After Floyd's murder in Minneapolis, the foundation went from a small, scratchy move to a mature institution due to the flood of donations. Last summer, those in charge sought charitable status with the IRS, which was granted in December so that the organization could receive direct tax-deductible donations. In the near future, the foundation will also have to submit 990 public forms detailing organizational structure, employee compensation, programming and costs.
Brad Smith, president of Candid, an organization that provides information about philanthropic groups, said there are other ways for nonprofits to be transparent to the public in addition to federal disclosure forms. He said a philanthropic organization's website is the best tool to show how ready it is to be held accountable.
"In return for tax-exempt status, you as an organization have committed to ensuring a higher level of transparency to confirm that you are accomplishing your mission," he said.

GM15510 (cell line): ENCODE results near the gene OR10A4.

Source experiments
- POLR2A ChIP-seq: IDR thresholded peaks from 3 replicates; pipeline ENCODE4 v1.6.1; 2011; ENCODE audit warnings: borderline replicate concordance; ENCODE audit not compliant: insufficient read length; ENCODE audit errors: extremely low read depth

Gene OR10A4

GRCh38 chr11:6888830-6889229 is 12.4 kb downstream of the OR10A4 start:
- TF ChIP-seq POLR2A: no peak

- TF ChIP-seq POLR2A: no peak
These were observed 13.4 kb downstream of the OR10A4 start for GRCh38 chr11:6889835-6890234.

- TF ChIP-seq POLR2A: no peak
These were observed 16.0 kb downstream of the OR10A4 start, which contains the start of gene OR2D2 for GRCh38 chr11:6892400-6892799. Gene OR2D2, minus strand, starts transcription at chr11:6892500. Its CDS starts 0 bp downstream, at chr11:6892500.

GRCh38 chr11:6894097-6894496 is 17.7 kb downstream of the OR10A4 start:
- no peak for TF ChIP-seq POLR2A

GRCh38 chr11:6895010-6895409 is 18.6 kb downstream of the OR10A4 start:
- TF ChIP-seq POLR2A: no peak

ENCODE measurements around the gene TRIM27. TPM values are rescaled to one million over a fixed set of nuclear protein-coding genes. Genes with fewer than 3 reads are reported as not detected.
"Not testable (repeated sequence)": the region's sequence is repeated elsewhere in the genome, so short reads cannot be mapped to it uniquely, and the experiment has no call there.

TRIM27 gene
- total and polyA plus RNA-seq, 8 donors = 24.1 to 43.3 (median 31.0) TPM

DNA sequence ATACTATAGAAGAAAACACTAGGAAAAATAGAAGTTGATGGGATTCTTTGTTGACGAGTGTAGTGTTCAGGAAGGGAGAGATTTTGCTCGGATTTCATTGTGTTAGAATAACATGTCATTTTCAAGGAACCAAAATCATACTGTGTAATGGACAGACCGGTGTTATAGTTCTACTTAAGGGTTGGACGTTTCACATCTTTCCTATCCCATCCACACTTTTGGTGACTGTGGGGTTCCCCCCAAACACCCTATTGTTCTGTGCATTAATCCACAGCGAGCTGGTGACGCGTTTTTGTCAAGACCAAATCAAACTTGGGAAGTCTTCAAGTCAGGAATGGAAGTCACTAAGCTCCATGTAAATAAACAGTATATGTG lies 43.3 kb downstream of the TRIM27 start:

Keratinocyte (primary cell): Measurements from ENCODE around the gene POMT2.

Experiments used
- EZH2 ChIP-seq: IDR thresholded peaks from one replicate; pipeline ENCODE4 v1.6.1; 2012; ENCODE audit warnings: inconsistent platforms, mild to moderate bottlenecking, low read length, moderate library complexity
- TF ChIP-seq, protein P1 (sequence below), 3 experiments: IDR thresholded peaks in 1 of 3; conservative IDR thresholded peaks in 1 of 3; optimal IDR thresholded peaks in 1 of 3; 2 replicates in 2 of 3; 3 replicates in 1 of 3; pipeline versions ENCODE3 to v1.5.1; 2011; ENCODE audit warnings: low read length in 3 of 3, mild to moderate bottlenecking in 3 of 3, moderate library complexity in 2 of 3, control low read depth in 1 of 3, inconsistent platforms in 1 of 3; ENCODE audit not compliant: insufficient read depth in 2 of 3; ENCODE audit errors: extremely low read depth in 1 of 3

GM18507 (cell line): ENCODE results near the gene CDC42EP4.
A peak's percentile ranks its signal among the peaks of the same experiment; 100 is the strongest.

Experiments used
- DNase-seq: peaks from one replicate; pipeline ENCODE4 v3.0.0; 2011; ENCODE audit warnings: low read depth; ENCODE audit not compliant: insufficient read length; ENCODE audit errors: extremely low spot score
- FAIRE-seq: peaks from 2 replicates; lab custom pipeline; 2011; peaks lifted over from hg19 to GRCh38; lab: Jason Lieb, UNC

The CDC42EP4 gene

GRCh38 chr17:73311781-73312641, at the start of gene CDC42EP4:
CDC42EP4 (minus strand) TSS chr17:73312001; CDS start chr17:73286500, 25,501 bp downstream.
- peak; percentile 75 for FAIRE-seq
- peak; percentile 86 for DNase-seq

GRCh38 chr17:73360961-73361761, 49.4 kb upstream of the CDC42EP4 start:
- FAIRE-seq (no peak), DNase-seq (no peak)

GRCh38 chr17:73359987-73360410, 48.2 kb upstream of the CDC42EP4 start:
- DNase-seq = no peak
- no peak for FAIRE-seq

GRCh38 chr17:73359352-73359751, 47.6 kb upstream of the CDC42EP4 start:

Because of the vision of Cullors, Garza and Tometi and the work of so many black organizers in the ecosystem, the BLM movement is in a new phase of development, said Melina Abdullah, co-founder of BLM's first chapter in Los Angeles.
"We turn a corner and realize that we have to build institutions that last beyond us," Abdullah told the AP.
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Morrison is a member of AP's Race and Ethnicity team. Follow him on Twitter: https://www.twitter.com/aaronlmorrison.